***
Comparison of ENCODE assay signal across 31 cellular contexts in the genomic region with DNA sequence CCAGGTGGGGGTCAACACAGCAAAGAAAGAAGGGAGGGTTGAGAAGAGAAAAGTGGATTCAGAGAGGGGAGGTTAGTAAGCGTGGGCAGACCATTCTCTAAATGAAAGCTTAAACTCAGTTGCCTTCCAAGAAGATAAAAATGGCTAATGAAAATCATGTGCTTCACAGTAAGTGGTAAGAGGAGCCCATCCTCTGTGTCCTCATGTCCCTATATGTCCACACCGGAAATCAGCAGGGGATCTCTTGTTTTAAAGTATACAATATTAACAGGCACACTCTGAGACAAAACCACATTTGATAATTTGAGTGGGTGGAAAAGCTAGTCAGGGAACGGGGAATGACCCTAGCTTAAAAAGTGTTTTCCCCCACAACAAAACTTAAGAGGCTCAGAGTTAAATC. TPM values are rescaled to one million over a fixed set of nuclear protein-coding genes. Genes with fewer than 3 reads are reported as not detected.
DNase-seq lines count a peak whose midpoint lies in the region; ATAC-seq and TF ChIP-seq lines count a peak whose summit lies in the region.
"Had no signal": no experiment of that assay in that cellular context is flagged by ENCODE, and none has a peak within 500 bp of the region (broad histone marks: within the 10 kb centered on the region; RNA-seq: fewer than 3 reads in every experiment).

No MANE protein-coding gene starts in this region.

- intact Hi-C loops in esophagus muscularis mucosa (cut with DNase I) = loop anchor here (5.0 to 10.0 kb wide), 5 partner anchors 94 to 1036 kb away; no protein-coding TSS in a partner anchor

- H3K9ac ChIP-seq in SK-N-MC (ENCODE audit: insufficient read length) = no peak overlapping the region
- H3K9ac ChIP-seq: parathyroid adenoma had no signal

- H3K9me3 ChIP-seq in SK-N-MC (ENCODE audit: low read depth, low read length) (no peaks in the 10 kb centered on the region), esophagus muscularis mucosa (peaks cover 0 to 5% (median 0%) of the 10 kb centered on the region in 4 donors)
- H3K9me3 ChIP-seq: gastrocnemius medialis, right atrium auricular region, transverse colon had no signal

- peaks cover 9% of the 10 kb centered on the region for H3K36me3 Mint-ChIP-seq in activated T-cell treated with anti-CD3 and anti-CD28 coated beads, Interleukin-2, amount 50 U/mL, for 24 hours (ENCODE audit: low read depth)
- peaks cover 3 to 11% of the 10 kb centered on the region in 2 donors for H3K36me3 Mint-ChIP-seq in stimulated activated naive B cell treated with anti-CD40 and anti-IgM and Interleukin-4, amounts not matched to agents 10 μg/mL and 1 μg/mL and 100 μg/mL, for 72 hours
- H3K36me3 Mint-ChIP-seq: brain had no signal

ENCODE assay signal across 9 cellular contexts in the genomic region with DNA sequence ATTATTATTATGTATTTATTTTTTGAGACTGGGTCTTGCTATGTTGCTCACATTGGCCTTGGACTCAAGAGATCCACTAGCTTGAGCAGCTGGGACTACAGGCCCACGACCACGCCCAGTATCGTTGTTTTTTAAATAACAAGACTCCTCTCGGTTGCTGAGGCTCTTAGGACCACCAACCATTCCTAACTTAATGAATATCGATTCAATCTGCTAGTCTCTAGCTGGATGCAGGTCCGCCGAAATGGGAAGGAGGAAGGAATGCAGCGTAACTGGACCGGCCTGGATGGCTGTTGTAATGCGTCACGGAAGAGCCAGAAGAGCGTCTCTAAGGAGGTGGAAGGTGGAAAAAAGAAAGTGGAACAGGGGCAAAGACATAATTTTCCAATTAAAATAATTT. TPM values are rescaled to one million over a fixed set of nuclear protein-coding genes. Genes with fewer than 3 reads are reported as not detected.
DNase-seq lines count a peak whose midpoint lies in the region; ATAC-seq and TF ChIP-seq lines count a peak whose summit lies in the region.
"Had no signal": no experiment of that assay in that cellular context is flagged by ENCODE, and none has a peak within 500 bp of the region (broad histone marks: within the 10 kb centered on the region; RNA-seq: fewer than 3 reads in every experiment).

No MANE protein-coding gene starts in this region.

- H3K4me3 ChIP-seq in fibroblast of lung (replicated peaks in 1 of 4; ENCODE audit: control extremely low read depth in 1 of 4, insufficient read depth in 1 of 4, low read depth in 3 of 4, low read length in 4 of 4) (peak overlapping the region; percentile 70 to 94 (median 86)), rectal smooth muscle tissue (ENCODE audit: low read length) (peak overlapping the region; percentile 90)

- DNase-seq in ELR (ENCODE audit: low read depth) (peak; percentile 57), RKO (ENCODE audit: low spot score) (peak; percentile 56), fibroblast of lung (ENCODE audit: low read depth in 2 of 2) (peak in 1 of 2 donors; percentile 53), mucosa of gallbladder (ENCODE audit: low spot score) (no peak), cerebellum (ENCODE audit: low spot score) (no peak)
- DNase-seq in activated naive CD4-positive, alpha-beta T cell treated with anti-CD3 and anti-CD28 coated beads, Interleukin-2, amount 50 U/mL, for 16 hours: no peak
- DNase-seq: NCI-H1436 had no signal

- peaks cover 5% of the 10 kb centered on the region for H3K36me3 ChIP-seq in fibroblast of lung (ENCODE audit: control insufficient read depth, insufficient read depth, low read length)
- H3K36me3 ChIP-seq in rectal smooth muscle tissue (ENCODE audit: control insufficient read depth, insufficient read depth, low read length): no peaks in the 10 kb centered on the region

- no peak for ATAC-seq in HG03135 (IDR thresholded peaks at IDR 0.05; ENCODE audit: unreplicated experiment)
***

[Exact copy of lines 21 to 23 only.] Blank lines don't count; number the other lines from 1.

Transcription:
- peaks cover 5% of the 10 kb centered on the region for H3K36me3 ChIP-seq in fibroblast of lung (ENCODE audit: control insufficient read depth, insufficient read depth, low read length)
- H3K36me3 ChIP-seq in rectal smooth muscle tissue (ENCODE audit: control insufficient read depth, insufficient read depth, low read length): no peaks in the 10 kb centered on the region

- no peak for ATAC-seq in HG03135 (IDR thresholded peaks at IDR 0.05; ENCODE audit: unreplicated experiment)